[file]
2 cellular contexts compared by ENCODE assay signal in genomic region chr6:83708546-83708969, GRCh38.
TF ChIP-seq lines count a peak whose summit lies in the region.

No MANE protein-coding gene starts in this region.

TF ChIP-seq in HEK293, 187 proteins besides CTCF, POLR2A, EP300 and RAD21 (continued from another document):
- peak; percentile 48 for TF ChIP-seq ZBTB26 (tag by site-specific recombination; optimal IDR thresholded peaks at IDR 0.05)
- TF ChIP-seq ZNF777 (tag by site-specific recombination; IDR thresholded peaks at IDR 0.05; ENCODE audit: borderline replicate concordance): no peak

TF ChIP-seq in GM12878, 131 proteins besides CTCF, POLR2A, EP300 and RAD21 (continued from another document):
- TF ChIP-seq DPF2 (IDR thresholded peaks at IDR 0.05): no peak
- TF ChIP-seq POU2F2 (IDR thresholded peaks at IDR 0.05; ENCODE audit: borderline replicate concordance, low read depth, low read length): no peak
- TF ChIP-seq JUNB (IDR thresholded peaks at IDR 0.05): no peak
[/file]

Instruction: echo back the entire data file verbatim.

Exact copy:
2 cellular contexts compared by ENCODE assay signal in genomic region chr6:83708546-83708969, GRCh38.
TF ChIP-seq lines count a peak whose summit lies in the region.

No MANE protein-coding gene starts in this region.

TF ChIP-seq in HEK293, 187 proteins besides CTCF, POLR2A, EP300 and RAD21 (continued from another document):
- peak; percentile 48 for TF ChIP-seq ZBTB26 (tag by site-specific recombination; optimal IDR thresholded peaks at IDR 0.05)
- TF ChIP-seq ZNF777 (tag by site-specific recombination; IDR thresholded peaks at IDR 0.05; ENCODE audit: borderline replicate concordance): no peak

TF ChIP-seq in GM12878, 131 proteins besides CTCF, POLR2A, EP300 and RAD21 (continued from another document):
- TF ChIP-seq DPF2 (IDR thresholded peaks at IDR 0.05): no peak
- TF ChIP-seq POU2F2 (IDR thresholded peaks at IDR 0.05; ENCODE audit: borderline replicate concordance, low read depth, low read length): no peak
- TF ChIP-seq JUNB (IDR thresholded peaks at IDR 0.05): no peak